Bryan Han | October 19, 2022
We like to think that we are correct when it comes to science. Whether it is some new dieting fad on social media that justifies itself based on some loosely correlated ideas from science, arguments over how to parent our children, or a news article proclaiming that it has found both a cause of and a cure for cancer, we simply let ourselves believe what everyone else believes if it is attached to the label of “science”. After all, what would the consequences of treating the idea of science as a completely all-knowing judge of reality be?
What if that judge happened to declare you guilty of a crime that you never committed?
Your name is Sally Clark. You are a successful British lawyer with a husband in the same profession, and you have set up a law firm in Manchester. After a successful career, tragedy strikes as your firstborn, a healthy baby boy, suddenly falls unconscious and dies before he could be transported to the hospital in a rare but classic case of SIDS, or Sudden Infant Death Syndrome. After grieving your loss, you and your husband welcome your second child into the world, only to lose him soon after to SIDS as well.
This time, instead of pity, you receive handcuffs and a notice that you are under arrest for the murder of your two children. On the prosecution’s side is the pre-eminent professor of pediatrics Professor Sir Roy Meadow. His years of work in pediatrics included introducing the concept of Munchausen Syndrome by Proxy, gaining an award from the British Paediatric Association, obtaining a professional chair at the St Jame’s University Hospital, and even a knighthood in recognition of his work in the field. Not only that, just a few years prior, his expert testimony was used to convict a British nurse who was also accused of murdering several children. By all metrics, Dr. Meadow’s was the spokesperson for science when it came to this case, and the public believed him.
According to Dr. Meadow, the chances of SIDS occurring in a low risk household (one with no smokers and a present wage earner in the family) was 1 in 8,543. He then claimed that because each case of SIDS is an independent event, the chances of two cases of SIDS in a single family was less than 1 in 73 million. Given that there were about 700,000 births per year in Britain, that would mean that two cases of SIDS in a family would be a once-in-a-century event.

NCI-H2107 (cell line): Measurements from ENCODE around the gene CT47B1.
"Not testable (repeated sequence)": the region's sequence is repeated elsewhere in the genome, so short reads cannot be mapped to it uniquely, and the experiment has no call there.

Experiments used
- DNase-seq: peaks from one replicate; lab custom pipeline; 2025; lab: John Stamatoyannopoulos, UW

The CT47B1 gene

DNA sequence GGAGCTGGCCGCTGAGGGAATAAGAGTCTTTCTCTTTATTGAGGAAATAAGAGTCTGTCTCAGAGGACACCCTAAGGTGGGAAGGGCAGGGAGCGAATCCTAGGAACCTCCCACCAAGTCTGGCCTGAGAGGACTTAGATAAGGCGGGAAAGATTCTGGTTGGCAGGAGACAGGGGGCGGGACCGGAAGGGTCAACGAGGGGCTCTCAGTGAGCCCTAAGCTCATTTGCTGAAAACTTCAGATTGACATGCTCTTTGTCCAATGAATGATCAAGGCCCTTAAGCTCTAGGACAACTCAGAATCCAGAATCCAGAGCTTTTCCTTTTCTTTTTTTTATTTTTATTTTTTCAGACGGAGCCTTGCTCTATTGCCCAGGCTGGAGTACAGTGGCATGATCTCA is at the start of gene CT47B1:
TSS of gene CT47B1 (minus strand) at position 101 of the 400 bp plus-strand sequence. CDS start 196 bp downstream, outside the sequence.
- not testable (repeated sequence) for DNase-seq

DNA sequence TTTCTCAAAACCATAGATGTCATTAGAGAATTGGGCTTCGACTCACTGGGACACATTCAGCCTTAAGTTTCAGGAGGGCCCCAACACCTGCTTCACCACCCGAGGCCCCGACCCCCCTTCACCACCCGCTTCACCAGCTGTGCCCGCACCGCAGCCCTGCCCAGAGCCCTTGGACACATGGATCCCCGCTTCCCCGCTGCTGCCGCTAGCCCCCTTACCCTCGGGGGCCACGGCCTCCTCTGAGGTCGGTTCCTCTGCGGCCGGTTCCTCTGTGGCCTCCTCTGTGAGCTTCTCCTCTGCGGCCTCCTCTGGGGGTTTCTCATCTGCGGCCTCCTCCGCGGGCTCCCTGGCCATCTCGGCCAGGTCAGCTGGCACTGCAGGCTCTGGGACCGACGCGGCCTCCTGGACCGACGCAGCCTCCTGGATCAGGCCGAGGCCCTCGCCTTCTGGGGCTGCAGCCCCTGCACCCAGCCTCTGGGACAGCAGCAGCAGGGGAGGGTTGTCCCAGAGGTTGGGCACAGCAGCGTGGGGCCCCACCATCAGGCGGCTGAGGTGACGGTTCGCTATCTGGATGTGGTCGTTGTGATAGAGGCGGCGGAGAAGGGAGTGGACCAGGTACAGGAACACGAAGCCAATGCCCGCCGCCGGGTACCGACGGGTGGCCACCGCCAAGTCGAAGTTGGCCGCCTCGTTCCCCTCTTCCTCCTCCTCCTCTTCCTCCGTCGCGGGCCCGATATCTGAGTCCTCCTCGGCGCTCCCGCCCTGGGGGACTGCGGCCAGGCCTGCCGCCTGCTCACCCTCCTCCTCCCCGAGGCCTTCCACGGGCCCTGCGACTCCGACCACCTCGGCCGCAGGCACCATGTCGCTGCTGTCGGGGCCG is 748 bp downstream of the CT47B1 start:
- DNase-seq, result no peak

Despite your insistence on your innocence, your face had already been spread throughout the tabloids, and you are publicly condemned as a rich, child-murdering lawyer by society. After unquestioningly accepting Dr. Meadow’s expert testimony, the jury is thoroughly convinced of your guilt, and you are sent to prison, where your status as a child-murderer and a daughter of a police officer has marked you as a target by the inmates. You lose your job and your reputation, and your husband quits his job to be closer to you, while your family is forced to sell the family house to pay for your legal fees.
Seeds of Doubt
In the aftermath of your trial, the scientific community begins to dispute your guilt. For one, SIDS is a diagnosis of exclusion which means that it is only diagnosed in cases where the cause of death remains unknown following an “investigation, an autopsy, and a review of the clinical history”. Diagnosing a baby with SIDS after it has passed away is essentially the same as saying that it had passed for unknown reasons. Dr. Meadows may have been a widely renowned expert, but that does not mean he knew something that the rest of humanity did not. He was going out of line and abusing his reputation when he made the unsupported claim that each case of SIDS was independent. If anything, the presence of multiple risk factors associated with SIDs should suggest that cases of SIDS are not actually independent of each other, and that both SIDS and the risk factors are correlated to some unknown genetic or environmental factors which may make some families more likely to experience SIDS than others. Dr. Meadow’s methodology of arriving at his figure was incorrect.